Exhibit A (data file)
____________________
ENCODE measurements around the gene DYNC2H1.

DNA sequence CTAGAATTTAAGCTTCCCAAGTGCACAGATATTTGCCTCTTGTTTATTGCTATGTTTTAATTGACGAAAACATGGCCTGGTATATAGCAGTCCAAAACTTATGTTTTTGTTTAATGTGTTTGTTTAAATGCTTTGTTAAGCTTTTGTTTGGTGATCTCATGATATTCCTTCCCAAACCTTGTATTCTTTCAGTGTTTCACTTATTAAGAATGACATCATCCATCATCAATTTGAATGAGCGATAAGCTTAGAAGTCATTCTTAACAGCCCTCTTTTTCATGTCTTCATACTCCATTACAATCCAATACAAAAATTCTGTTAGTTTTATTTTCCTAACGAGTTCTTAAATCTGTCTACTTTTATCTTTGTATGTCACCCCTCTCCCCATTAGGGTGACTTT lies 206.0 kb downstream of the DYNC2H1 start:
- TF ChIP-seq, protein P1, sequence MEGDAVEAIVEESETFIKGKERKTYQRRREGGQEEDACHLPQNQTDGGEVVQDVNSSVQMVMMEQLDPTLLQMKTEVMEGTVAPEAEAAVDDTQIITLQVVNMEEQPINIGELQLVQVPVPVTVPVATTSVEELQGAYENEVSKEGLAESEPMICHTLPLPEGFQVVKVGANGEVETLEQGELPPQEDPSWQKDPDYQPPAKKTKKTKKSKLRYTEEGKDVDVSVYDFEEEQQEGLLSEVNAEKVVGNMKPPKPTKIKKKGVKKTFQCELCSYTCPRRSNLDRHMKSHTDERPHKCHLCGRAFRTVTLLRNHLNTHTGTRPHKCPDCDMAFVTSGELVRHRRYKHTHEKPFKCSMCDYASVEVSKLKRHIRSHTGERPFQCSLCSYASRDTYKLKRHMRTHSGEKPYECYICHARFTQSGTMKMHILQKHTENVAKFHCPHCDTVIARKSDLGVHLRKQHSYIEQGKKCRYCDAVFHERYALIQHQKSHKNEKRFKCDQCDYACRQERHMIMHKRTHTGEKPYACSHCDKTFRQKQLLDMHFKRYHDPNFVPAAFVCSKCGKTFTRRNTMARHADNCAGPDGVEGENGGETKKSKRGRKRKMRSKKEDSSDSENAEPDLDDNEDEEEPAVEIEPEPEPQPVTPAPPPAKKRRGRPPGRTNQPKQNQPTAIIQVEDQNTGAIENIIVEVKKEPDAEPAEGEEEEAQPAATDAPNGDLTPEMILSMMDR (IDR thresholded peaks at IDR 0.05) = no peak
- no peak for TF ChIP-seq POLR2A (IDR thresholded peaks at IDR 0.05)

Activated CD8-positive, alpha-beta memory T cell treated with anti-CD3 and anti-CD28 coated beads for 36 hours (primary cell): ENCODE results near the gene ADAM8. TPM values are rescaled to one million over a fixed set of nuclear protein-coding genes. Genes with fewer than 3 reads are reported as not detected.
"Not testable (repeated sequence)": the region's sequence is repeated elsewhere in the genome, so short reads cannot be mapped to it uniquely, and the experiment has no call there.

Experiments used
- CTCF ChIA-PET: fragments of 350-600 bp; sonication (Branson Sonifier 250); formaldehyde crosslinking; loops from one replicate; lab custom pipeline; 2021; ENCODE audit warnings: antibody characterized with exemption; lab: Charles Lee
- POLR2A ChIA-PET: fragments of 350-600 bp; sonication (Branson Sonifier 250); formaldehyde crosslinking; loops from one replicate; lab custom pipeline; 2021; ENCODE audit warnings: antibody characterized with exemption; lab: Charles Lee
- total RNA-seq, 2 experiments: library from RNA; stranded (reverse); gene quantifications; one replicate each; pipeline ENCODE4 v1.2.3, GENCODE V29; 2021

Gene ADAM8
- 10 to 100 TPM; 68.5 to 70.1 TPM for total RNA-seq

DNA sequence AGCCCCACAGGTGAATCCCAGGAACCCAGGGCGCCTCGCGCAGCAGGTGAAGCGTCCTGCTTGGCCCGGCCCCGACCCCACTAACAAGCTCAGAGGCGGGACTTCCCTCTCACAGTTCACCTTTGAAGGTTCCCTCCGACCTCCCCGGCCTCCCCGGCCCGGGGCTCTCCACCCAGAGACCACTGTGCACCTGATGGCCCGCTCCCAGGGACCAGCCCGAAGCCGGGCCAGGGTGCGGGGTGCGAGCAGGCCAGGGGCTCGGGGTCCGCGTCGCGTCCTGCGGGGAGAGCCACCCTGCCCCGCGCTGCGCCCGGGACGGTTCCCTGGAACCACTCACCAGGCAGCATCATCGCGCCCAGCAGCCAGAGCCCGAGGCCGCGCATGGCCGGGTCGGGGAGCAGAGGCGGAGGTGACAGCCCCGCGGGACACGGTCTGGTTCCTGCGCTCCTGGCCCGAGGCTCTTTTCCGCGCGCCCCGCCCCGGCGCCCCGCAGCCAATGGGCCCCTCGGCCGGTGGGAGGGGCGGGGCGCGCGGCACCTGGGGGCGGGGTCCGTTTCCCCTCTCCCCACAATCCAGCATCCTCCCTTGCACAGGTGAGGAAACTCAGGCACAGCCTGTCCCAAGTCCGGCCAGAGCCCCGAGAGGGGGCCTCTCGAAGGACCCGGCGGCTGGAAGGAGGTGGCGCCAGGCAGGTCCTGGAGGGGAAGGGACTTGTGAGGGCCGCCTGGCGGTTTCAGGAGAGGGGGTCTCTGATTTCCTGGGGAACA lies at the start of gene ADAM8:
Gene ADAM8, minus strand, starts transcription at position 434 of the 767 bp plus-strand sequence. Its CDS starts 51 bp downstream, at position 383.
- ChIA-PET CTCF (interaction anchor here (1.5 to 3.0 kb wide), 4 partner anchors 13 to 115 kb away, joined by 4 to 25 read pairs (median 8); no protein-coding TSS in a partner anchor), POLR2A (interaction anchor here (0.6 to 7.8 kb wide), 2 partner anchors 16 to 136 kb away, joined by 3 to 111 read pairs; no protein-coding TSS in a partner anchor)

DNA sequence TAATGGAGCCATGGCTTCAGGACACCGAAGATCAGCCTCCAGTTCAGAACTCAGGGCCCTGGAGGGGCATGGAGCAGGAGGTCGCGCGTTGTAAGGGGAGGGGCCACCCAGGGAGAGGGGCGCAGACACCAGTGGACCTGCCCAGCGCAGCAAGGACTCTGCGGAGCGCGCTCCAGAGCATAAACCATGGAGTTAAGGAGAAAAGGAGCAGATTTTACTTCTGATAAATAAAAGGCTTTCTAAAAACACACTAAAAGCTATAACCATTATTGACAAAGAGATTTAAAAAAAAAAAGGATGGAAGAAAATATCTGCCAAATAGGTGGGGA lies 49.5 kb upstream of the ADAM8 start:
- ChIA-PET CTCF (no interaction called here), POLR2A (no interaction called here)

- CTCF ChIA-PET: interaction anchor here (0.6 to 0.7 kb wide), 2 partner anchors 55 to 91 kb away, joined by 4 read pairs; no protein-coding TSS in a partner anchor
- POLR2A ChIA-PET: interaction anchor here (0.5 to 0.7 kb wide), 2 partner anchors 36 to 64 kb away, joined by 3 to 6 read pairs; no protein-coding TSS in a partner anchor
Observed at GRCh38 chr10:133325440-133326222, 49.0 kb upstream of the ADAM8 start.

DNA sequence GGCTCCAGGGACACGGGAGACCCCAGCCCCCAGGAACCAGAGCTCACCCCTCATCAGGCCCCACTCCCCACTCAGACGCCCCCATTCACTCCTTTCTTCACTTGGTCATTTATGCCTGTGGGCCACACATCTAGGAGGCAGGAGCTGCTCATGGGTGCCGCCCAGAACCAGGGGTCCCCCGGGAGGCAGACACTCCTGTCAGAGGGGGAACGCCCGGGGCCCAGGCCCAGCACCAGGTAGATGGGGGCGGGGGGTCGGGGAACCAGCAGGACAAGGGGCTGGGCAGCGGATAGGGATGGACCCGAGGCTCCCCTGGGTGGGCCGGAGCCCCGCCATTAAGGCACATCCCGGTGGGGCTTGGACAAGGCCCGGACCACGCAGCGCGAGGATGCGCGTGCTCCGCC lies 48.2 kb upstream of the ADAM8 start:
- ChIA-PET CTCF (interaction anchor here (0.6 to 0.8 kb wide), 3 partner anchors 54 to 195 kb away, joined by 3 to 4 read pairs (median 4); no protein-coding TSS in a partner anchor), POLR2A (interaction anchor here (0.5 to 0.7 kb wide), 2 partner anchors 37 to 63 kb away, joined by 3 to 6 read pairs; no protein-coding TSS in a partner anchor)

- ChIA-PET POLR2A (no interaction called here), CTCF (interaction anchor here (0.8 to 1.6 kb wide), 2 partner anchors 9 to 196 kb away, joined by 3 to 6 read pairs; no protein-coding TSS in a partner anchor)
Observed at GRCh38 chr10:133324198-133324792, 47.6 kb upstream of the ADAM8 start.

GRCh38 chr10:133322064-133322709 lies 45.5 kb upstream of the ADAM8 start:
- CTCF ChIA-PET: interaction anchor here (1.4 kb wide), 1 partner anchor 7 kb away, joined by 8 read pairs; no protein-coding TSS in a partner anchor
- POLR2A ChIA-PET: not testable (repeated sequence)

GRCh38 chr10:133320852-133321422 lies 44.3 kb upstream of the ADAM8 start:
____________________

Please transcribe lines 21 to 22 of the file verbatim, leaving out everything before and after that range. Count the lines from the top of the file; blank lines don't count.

DNA sequence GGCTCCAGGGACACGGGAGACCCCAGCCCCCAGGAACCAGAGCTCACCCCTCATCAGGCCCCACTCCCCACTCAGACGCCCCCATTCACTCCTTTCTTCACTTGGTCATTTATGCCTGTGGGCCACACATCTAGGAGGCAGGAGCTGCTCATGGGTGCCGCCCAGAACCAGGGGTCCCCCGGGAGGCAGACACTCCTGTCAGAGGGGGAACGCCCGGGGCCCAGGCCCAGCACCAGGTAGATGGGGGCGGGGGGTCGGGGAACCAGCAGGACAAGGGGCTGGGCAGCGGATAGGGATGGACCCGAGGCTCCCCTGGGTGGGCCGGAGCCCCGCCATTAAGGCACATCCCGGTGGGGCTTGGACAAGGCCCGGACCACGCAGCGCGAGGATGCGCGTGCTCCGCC lies 48.2 kb upstream of the ADAM8 start:
- ChIA-PET CTCF (interaction anchor here (0.6 to 0.8 kb wide), 3 partner anchors 54 to 195 kb away, joined by 3 to 4 read pairs (median 4); no protein-coding TSS in a partner anchor), POLR2A (interaction anchor here (0.5 to 0.7 kb wide), 2 partner anchors 37 to 63 kb away, joined by 3 to 6 read pairs; no protein-coding TSS in a partner anchor)